Nicholas Pekearo’s debut novel, The Wolfman, breathes new life into one of the horror genre’s legendary characters, the werewolf, amazingly enough turning the monster into the sympathetic hero of the story. Sadly, it has to be mentioned that Pekearo lost his life while patrolling as an unarmed volunteer policeman in New York before publication of The Wolfman, and that his hopes of turning this book into a series died with him.
Marlowe Higgins, a Viet Nam vet with a tainted military discharge, did not inherit much from his father. But, unfortunately for Higgins, he did not come away completely empty-handed. Instead, upon his father’s passing, Higgins finds himself burdened by a curse that originated with his great-great-grandfather, one that turns him into a killing machine with the appearance of each month’s full moon.
To his credit, Marlowe is a man with a conscience; for a time, he fights the monthly transition from human to werewolf with a determination that causes him tremendous physical and psychological pain. Try as he might to avoid it, though, he is forced to make a kill each month, so he finds a way to ease his feelings of guilt: by killing only those who deserve to die, murderers and criminals who prey on those weaker than themselves, especially those who target women and children.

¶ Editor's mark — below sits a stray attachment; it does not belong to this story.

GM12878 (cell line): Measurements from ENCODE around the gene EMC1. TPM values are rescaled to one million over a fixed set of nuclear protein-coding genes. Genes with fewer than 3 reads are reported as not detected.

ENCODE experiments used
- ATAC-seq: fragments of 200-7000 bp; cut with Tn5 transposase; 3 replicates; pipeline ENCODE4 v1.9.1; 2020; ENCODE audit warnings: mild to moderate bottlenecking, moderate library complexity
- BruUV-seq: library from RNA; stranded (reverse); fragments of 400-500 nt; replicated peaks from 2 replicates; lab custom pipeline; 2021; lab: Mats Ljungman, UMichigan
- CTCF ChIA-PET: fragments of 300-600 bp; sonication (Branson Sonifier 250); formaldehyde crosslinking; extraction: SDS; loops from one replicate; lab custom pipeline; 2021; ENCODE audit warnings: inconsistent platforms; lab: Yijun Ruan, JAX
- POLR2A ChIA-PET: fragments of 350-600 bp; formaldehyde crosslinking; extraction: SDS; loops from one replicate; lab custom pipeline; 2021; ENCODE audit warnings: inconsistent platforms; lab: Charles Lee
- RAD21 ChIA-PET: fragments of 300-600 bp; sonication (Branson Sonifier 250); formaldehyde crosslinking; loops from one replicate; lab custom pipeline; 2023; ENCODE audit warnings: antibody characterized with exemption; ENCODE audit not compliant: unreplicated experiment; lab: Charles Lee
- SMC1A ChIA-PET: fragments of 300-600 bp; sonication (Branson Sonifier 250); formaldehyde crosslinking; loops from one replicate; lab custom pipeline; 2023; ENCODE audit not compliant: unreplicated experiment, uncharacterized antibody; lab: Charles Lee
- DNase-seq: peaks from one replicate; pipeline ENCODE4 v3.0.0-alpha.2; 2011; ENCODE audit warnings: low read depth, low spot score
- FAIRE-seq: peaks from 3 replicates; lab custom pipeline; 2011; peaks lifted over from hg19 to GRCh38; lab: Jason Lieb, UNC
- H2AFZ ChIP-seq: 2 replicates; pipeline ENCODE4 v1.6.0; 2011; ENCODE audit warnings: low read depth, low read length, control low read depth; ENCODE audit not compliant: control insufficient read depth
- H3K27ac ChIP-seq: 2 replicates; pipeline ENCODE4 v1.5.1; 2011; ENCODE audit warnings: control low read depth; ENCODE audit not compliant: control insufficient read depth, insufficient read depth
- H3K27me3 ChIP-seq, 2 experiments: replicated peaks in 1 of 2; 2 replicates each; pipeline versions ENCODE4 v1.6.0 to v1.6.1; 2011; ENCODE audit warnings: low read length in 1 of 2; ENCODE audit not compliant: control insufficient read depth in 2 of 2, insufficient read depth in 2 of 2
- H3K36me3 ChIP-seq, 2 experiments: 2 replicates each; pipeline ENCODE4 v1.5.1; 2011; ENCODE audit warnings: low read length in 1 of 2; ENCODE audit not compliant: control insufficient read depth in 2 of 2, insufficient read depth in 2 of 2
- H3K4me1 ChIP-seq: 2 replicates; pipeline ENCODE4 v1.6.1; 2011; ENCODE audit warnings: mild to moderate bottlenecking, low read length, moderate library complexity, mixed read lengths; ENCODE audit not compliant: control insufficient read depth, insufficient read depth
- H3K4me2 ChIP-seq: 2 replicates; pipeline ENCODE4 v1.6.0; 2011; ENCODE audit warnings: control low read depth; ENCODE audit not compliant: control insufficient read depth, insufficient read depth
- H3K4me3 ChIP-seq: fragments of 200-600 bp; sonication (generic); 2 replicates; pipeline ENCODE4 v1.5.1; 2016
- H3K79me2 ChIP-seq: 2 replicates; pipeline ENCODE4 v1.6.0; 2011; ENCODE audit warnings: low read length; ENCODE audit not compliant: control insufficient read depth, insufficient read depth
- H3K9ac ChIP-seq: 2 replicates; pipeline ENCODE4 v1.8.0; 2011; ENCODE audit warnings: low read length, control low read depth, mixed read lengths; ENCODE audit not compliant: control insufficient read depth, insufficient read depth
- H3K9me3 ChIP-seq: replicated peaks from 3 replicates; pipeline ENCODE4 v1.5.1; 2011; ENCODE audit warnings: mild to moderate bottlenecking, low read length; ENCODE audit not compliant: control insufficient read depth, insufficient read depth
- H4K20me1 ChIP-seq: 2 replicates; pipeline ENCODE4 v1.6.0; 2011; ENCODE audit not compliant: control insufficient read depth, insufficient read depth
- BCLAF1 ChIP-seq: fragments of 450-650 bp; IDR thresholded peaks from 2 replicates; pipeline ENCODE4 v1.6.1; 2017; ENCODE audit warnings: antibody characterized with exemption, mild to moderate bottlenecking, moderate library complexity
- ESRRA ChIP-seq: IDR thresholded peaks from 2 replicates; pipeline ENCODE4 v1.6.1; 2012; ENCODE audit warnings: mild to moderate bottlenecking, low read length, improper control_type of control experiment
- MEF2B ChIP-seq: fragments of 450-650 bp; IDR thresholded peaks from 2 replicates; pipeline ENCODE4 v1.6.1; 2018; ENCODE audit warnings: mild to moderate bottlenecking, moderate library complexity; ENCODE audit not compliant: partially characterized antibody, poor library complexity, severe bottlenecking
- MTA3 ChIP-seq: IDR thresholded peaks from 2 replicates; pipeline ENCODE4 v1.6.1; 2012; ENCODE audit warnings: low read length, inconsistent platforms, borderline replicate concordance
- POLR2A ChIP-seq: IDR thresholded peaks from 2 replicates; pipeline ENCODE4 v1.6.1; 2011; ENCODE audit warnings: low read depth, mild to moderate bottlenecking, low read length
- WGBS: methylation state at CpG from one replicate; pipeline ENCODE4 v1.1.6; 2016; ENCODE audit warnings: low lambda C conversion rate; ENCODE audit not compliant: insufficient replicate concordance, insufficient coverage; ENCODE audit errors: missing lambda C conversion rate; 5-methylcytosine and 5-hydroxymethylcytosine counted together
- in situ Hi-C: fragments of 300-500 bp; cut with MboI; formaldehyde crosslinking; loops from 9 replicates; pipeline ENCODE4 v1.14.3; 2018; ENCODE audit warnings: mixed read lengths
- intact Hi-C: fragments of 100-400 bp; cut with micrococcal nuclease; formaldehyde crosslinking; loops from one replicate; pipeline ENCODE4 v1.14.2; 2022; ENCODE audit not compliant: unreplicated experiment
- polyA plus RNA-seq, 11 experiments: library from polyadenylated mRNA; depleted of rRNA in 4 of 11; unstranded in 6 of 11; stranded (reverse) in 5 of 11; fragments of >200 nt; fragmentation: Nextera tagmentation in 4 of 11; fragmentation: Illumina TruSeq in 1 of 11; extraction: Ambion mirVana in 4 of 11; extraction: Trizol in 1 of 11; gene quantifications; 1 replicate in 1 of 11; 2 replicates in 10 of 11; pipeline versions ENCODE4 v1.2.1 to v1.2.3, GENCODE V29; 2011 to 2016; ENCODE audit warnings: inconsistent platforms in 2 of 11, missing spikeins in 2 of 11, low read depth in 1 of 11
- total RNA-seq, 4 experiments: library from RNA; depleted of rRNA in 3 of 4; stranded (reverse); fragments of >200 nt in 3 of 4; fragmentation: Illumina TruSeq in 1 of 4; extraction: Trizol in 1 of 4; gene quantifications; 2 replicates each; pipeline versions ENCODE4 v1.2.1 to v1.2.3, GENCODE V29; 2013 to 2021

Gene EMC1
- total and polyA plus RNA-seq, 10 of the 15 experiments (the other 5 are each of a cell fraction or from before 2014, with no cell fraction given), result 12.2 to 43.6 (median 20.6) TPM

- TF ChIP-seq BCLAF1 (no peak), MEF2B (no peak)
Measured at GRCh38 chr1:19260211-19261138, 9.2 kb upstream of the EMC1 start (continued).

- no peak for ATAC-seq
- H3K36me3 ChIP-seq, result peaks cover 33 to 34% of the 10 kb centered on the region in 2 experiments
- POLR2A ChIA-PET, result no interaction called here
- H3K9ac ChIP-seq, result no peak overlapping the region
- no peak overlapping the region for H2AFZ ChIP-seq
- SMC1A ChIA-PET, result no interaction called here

If Marlowe wants to stay under the radar of law enforcement authorities, he knows that he has to live a drifter’s life, something he does until taking a break from the road and settling into the little town of Evelyn, where he works as a short-order cook. For the first time since returning from Viet Nam, Marlowe lives what passed for a relatively normal existence despite the curse which continues to plague him. But, sooner or later, all good things manage to come to an end. That end comes for Marlowe’s lifestyle when a serial killer, known as the Rose Killer because of his habit of replacing the eyeballs of his victims with roses, comes to Evelyn and decides to stay for a while.
The Wolfman so skillfully walks that fine line between reality and fantasy that Pekearo is able to transform a werewolf not only into a sympathetic character but into a thoroughly believable one. The story is set in the dark little world of Evelyn, a town desperately in need of the protection of a superhero if there ever was one, and one peopled by characters who would be right at home in the shadows and alleyways of the big city.
Pekearo has skillfully combined the elements of several genres in a way that ensures the novel’s appeal to fans of each of them: horror, detective fiction, thriller, and American noire.
The book’s weak point is the relative ease with which most readers will determine the identity of the Rose Killer long before Marlowe manages it, something that diminishes some of the novel’s tension level. But in a novel that is as much fun as The Wolfman, that is an easy thing to forgive.